September 21 (Sunday) 7 pm
Directed by Roberto Rossellini
Italy, 1946, b/w, 115 min.
With Maria Michi, Gar Moore, Dale Edmonds
English and Italian with English subtitles
Rossellini’s follow-up to Rome, Open City is a compendium of six episodes that focus on a series of cross-cultural encounters during the Battle of Italy (1943–45)—all unified by the director’s neorealist strategies (location shooting, use of nonactors) and his search for signs of humanity in even the most brutal of circumstances. Among the film’s most poignant sequences are a story set at night on the coast of Sicily as an American G.I. and a local girl attempt to elude a group of German soldiers; a vignette in which a black G.I. on leave in Naples tries to recover his stolen boots, only to be shocked by the miserable conditions in which the homeless young thief and his compatriots live; and the concluding episode, set in the Po Valley, in which the partisans fight in a losing cause alongside Allied paratroopers.
September 28 (Sunday) 7 pm - Live Piano Accompaniment by Yakov Gubanov
Directed by Walther Ruttman
Germany, 1927, b/w, silent, 65 min.
Walther Ruttman’s impressionistic vision of Berlin stands as one of the great “city symphonies” of the silent era. A day-to-night portrait of the city that deploys kinetic editing and a graphic mode of cinematography to capture the dynamism of the modern urban environment, the film set a lasting precedent for the representation of city life in cinema. Although the events appear to take place during a single spring day, Ruttman spent eighteen months assembling footage to produce the final film. Whether classified as a work of nonfiction or the avant-garde, Ruttman’s poetic work remains a classic of cinema.
September 28 (Sunday) 8:30 pm
Directed by Luis Buñuel
Mexico, 1950, b/w, 88 min.
With Alfonso Mejia, Estela Inda, Miguel Inclán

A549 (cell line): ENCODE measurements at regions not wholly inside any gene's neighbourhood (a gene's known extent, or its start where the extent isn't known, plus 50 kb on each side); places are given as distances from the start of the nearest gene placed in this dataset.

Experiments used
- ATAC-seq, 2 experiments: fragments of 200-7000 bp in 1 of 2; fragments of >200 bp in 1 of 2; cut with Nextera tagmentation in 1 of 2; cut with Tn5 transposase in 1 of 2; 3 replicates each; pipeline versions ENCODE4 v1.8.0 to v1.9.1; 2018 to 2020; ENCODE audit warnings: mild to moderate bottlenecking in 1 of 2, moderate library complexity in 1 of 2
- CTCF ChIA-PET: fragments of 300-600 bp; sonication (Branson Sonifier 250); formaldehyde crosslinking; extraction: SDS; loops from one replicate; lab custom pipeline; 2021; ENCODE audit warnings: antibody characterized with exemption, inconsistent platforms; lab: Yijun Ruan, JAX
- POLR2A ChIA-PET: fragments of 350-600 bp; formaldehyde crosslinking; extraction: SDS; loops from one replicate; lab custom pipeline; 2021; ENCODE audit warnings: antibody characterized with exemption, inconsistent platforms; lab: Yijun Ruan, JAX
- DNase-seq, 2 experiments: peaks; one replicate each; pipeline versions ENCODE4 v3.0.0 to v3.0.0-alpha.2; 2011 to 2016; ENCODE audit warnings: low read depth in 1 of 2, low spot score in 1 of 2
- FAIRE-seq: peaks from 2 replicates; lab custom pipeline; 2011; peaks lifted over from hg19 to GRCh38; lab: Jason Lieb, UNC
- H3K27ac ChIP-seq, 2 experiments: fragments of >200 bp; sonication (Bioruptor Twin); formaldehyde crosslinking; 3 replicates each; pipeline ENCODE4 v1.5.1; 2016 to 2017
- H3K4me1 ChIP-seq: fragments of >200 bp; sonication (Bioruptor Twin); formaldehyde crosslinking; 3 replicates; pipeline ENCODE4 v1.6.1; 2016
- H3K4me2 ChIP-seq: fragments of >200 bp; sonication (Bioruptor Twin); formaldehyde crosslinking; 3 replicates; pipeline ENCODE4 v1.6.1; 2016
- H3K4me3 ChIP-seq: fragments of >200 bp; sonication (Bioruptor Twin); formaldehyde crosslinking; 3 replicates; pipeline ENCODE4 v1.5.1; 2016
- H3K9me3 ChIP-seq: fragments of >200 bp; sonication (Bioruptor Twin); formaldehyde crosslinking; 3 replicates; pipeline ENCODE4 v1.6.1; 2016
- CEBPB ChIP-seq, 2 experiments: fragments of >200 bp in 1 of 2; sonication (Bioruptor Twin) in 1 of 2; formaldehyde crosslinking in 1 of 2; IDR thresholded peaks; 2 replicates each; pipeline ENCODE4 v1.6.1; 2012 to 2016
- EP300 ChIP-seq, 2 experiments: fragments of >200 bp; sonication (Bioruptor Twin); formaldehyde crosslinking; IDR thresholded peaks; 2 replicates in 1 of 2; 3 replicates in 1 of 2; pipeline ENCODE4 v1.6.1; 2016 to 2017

Spanish with English subtitles
An unflinching and emotionally devastating vision of poverty and human depravation, Los Olvidados depicts the descent of a street urchin from petty delinquent to accomplice in murder under the unwanted tutelage of Jaibo, a member of his street gang recently released from detention. Made nearly twenty years after his early surreal masterpieces, Los Olvidados marked Buñuel’s return to filmmaking after an extended artistic exile. Using hard-edged, neorealist observational techniques supplemented by Hollywood closeups and soft focus, Buñuel’s film is a bold and courageous cinematic experiment, unique in the era for its strong social concerns.
October 14 (Tuesday) 7 pm - Live Piano Accompaniment by Yakov Gubanov
Directed by Dziga Vertov
USSR, 1929, b/w, silent, 80 min.
Truly an experimental documentary, Dziga Vertov’s masterpiece exemplifies the montage aesthetic of the Soviet avant-garde of the 1920s through its kinetic juxtaposition of shots and sped-up and slowed-down motion. Using his own concept of the "kino eye"—the cinema eye that illuminates the real world as not ordinarily seen—Vertov creates a city symphony depicting a day in the life of an urban metropolis.
November 2 (Sunday) 7 pm
Directed by Robert Zemeckis
US, 1994, color, 142 min.
With Tom Hanks, Robin Wright Penn, Gary Sinise
Hanks received his second Academy Award in as many years for his portrayal of the title character, a Southern man with a low I.Q. who stumbles, like an unwitting Zelig, through the major American events of the second half of the twentieth century (achieved through Zemeckis’s innovative use of computer-altered stock footage). His innocent experience is contrasted with that of his friend Jenny (Penn), who is all too conscious of her own struggle with the darker side of American life. Forrest’s obliviousness in the presence of “great men” is a sly critique of America’s mythic self-image; Jenny’s stoicism in the face of abuse, drug addiction, and AIDS provides a chilling counterpoint.
November 17 (Monday) 9 pm
Directed by Eric Rohmer
France, 2001, color, 125 min.
With Jean-Claude Dreyfus, Lucy Russell, Alain Libolt
French with English subtitles
Veteran French New Wave director Eric Rohmer explores new limits of formal experimentation through the use of digital video in this adaptation of Grace Elliott’s memoirs. Lucy Russell stars as the Scottish aristocrat who engages in a series of liaisons dangereuses amidst the rising tide of the French Revolution. Rohmer commissioned a series of perspective paintings based on eighteenth-century engravings and, from them, created vivid tableaux spaces in which his actors perform. The result is a virtual Paris which, despite its obvious artificiality, proves a telling reflection of the central character’s conflicted relationship to the world around her.